We’ve found the tech company that isn’t hiring.
Zynga reported its first-quarter financial performance today following the bell, sending its shares skyrocketing as investors cheered its revenue beat and plans to cut around 18 percent of its workforce, or more than 300 people.
Zynga had revenue of $183.3 million in the quarter, and bookings of $167.4 million ahead of investor expectations of a slimmer $147.7 million. The company’s adjusted loss of $0.01 was better than expectations of a larger-than-expected $0.02 loss per share. On a GAAP basis, using normal accounting techniques, Zynga lost a steeper $0.05 per share.
The company’s revenue beat has helped send its shares north more than 10 percent in after-hours trading. Helping to fuel that pop is the company’s stated $100 million plan to cut costs. That reduction in expense is predicated on a plan to fire a large percentage of its workforce. The company was blunt in its release (emphasis mine):
Today, Zynga announced a cost reduction plan expected to generate pre-tax savings of approximately $100 million, excluding an estimated $18 million to $22 million pre-tax restructuring charge in the second quarter of 2015. As part of the plan, Zynga expects to complete a reduction of approximately 18% of our current workforce across its studios, including contractors, and implement additional cost reduction measures, including lowering costs and eliminating spend on outside and centralized services.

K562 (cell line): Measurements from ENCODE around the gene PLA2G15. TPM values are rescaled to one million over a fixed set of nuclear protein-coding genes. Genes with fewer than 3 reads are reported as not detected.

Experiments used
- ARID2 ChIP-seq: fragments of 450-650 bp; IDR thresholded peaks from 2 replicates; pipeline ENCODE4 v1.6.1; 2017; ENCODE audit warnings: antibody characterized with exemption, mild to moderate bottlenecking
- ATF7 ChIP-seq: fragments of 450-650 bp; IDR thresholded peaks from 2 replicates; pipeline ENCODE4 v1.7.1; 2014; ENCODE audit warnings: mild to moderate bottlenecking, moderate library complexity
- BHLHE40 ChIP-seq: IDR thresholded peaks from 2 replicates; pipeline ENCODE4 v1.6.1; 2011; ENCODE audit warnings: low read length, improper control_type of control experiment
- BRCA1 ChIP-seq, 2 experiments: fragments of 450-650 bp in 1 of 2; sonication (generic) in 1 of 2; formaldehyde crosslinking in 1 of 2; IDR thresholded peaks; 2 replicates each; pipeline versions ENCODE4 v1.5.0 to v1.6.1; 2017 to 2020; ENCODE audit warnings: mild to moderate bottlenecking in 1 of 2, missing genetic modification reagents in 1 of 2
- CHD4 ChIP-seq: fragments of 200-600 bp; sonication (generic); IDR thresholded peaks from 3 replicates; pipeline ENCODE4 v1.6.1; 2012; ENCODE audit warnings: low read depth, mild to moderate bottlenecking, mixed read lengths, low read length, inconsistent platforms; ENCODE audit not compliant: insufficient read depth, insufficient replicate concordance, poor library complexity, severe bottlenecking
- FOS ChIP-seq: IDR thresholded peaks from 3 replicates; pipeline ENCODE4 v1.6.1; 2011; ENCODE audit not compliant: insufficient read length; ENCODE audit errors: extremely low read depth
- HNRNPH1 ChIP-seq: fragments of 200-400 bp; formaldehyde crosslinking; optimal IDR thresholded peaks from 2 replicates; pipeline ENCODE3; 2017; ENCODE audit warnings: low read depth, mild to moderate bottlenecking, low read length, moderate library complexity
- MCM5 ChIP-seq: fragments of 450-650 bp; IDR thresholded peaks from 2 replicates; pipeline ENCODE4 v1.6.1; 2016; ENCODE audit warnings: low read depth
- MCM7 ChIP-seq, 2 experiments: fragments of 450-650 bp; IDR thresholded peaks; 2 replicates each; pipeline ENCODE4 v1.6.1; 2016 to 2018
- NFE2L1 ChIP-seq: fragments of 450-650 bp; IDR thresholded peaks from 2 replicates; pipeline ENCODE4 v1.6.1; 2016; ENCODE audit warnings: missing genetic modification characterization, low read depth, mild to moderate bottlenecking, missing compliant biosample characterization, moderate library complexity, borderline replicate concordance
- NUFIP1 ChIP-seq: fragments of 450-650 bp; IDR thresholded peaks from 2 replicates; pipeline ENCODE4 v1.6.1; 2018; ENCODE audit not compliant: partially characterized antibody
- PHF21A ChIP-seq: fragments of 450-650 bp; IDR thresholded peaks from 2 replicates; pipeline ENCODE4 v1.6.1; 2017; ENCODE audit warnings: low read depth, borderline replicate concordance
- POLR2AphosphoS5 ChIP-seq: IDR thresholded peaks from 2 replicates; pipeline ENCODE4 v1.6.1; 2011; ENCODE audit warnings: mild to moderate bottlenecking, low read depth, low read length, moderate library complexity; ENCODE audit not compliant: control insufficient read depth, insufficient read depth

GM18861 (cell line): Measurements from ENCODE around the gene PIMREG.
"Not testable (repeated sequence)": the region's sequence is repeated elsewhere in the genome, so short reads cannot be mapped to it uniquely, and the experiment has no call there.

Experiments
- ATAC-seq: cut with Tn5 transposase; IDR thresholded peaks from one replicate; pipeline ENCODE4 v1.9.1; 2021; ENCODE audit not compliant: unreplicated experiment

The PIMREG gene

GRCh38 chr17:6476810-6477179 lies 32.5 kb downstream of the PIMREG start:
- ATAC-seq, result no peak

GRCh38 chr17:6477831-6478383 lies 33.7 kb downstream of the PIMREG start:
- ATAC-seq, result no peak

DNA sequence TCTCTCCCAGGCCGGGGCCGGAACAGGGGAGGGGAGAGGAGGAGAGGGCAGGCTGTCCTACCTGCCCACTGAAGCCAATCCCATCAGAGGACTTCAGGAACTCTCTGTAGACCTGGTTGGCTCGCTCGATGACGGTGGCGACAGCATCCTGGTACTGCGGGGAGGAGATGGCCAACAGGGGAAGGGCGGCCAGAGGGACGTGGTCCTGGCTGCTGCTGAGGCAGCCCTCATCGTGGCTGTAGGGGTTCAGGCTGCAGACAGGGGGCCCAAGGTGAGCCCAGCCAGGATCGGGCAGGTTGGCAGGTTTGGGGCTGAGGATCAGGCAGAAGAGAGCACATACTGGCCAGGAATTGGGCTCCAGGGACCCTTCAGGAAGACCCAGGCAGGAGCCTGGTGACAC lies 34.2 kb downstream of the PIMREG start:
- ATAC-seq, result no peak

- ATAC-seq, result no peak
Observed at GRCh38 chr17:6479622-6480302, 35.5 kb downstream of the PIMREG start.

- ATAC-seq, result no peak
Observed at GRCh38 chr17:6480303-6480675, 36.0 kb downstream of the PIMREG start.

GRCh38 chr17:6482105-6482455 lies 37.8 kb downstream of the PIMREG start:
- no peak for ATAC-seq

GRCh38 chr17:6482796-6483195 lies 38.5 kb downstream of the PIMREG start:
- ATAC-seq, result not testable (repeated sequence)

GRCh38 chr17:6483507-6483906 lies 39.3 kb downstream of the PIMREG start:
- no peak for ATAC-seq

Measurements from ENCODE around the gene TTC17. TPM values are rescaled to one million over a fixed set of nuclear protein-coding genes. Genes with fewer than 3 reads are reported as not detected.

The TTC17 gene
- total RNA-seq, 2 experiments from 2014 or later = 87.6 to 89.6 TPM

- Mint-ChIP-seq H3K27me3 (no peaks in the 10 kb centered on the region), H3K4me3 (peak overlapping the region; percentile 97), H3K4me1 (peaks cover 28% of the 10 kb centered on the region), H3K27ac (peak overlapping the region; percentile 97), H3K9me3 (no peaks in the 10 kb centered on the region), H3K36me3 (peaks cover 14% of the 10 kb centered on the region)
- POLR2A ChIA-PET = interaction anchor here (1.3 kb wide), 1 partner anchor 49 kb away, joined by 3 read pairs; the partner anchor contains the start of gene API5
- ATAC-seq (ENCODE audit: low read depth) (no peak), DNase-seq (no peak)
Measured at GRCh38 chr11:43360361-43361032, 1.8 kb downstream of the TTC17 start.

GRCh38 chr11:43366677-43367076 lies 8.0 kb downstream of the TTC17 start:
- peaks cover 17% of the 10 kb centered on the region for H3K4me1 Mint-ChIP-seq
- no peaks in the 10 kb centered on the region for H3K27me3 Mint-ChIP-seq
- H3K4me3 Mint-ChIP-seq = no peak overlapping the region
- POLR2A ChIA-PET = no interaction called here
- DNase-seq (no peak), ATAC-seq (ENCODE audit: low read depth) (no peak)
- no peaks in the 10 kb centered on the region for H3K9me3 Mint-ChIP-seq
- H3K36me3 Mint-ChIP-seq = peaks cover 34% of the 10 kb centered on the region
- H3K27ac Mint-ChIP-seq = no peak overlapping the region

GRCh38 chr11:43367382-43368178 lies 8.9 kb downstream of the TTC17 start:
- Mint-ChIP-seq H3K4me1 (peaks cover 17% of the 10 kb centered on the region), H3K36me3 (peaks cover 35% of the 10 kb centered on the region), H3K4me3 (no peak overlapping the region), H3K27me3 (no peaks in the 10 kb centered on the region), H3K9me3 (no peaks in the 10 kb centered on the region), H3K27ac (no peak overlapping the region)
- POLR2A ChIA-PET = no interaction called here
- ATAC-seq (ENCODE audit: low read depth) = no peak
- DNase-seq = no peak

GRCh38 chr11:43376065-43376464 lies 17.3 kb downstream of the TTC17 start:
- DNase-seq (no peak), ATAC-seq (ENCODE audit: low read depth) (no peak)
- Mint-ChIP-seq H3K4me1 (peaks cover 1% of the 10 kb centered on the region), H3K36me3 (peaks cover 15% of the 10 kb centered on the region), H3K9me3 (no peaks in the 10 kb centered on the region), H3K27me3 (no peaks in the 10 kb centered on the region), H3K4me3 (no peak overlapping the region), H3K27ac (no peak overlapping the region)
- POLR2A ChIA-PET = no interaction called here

The company expects to save more than $40 million per year from the layoffs, with the firings wrapping in the fourth quarter of 2015. That dollar figure is roughly equivalent to the company’s first-quarter net loss, using standard accounting techniques.
A reduced cost structure, a revenue beat, a return-of-the-CEO, and new games are a formula that investors appear to cheer. For the employees that get to stay, Zynga seems healthier than it has in some time. For the employees whose exit will lead to the financial structure that might help the company work towards GAAP profits? Well, it’s different.
Zynga is a company famous for its early work on the Facebook platform that missed the boat on mobile. However, the company, not unlike Facebook itself, has picked up the mobile game: In the first quarter, Zynga generated 63 percent of its bookings from mobile. As the company said, that figure is up 84 percent from the prior year. The result of the result is that Zynga can call itself a mobile company without blushing.
It’s a good quarterly result for — most — of Zynga. And about time at that.